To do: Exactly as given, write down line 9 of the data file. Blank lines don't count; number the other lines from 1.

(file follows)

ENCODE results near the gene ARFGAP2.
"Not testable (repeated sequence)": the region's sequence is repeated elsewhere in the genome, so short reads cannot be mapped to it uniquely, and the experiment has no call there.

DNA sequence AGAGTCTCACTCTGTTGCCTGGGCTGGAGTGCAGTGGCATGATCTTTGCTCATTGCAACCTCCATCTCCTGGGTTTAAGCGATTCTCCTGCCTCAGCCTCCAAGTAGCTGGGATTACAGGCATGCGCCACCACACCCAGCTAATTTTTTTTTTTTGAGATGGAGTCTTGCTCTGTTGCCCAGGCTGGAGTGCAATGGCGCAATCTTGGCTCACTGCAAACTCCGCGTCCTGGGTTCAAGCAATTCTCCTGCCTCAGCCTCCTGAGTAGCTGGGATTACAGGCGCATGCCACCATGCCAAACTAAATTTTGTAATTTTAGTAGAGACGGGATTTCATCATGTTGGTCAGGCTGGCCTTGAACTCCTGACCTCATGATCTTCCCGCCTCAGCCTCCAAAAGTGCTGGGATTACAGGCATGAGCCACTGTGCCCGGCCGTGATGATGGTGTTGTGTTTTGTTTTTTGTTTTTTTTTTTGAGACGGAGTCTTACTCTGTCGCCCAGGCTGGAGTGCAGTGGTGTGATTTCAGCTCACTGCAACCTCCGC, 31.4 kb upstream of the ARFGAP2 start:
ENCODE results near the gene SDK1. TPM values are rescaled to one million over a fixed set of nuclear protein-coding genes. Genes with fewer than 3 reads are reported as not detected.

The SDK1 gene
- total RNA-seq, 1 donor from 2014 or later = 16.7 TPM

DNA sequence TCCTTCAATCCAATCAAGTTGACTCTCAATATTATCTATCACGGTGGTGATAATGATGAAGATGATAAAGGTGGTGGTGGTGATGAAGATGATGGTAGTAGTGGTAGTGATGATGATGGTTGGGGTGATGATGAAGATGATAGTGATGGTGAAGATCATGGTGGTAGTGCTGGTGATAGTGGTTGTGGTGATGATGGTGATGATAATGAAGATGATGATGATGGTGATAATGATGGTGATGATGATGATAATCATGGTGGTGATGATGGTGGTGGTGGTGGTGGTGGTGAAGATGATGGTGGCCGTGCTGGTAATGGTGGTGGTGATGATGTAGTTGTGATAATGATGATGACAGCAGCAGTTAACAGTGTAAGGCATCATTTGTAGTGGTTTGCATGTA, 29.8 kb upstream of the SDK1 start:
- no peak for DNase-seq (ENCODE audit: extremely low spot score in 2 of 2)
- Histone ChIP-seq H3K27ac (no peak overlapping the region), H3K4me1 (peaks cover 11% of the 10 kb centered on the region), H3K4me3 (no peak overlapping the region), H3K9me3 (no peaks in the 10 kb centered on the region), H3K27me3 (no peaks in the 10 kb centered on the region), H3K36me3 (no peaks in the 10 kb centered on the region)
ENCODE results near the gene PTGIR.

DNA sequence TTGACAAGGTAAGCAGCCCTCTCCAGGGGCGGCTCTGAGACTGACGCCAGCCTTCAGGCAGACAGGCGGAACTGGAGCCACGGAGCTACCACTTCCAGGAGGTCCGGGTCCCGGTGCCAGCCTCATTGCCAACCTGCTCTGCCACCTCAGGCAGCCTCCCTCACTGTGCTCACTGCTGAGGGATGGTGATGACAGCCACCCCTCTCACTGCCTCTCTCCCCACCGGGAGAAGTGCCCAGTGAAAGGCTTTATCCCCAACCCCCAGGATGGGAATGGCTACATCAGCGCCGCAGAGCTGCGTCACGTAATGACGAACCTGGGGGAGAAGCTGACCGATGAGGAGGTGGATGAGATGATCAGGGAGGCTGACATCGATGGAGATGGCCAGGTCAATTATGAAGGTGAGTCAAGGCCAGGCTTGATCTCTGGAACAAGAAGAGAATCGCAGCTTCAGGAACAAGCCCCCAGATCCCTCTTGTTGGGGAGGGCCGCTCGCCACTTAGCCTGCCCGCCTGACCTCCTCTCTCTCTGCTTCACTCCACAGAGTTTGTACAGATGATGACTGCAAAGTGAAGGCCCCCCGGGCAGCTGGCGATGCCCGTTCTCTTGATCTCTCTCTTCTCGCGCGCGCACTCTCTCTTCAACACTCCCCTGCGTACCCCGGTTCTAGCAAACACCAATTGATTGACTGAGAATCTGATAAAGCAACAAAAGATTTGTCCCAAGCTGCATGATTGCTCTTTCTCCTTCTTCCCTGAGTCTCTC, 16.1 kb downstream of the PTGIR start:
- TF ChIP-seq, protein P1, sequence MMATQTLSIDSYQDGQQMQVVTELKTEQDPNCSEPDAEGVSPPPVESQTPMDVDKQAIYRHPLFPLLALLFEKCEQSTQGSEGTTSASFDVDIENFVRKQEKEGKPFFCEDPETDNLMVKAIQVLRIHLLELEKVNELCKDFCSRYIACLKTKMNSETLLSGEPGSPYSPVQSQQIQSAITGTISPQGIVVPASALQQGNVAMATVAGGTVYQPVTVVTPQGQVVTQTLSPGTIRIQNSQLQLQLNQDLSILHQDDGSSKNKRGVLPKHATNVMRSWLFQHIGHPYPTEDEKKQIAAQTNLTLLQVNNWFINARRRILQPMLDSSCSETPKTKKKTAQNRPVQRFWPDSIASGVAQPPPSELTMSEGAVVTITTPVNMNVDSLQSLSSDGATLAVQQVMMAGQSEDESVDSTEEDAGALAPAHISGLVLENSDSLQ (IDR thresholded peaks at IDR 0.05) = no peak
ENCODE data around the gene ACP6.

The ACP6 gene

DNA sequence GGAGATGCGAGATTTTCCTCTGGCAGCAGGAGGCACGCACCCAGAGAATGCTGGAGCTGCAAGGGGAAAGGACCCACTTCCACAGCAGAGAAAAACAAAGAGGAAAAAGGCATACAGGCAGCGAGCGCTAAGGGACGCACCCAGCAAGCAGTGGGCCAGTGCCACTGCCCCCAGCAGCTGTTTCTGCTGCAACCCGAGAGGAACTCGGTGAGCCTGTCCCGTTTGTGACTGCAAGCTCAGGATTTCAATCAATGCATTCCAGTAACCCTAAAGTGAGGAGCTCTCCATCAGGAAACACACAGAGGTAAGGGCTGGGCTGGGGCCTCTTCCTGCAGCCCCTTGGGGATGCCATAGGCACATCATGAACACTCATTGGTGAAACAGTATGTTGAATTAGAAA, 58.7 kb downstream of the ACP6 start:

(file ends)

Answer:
- Histone ChIP-seq H3K27ac (no peak overlapping the region), H3K4me1 (peaks cover 11% of the 10 kb centered on the region), H3K4me3 (no peak overlapping the region), H3K9me3 (no peaks in the 10 kb centered on the region), H3K27me3 (no peaks in the 10 kb centered on the region), H3K36me3 (no peaks in the 10 kb centered on the region)